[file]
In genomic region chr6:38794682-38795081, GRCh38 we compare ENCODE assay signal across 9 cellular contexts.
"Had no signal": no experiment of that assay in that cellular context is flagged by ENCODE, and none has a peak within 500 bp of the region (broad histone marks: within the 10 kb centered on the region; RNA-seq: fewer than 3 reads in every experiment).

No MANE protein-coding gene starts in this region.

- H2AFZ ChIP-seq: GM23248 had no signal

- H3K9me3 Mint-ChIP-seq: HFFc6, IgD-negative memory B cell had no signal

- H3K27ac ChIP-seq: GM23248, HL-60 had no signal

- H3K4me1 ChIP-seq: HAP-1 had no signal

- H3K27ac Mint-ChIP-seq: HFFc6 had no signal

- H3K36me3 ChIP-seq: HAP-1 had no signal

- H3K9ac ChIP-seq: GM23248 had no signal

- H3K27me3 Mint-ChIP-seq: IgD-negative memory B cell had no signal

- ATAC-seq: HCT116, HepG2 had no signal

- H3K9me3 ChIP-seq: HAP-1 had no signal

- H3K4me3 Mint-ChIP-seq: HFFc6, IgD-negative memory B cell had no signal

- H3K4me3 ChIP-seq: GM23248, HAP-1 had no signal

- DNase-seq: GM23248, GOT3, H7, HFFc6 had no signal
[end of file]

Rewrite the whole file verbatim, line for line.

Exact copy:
In genomic region chr6:38794682-38795081, GRCh38 we compare ENCODE assay signal across 9 cellular contexts.
"Had no signal": no experiment of that assay in that cellular context is flagged by ENCODE, and none has a peak within 500 bp of the region (broad histone marks: within the 10 kb centered on the region; RNA-seq: fewer than 3 reads in every experiment).

No MANE protein-coding gene starts in this region.

- H2AFZ ChIP-seq: GM23248 had no signal

- H3K9me3 Mint-ChIP-seq: HFFc6, IgD-negative memory B cell had no signal

- H3K27ac ChIP-seq: GM23248, HL-60 had no signal

- H3K4me1 ChIP-seq: HAP-1 had no signal

- H3K27ac Mint-ChIP-seq: HFFc6 had no signal

- H3K36me3 ChIP-seq: HAP-1 had no signal

- H3K9ac ChIP-seq: GM23248 had no signal

- H3K27me3 Mint-ChIP-seq: IgD-negative memory B cell had no signal

- ATAC-seq: HCT116, HepG2 had no signal

- H3K9me3 ChIP-seq: HAP-1 had no signal

- H3K4me3 Mint-ChIP-seq: HFFc6, IgD-negative memory B cell had no signal

- H3K4me3 ChIP-seq: GM23248, HAP-1 had no signal

- DNase-seq: GM23248, GOT3, H7, HFFc6 had no signal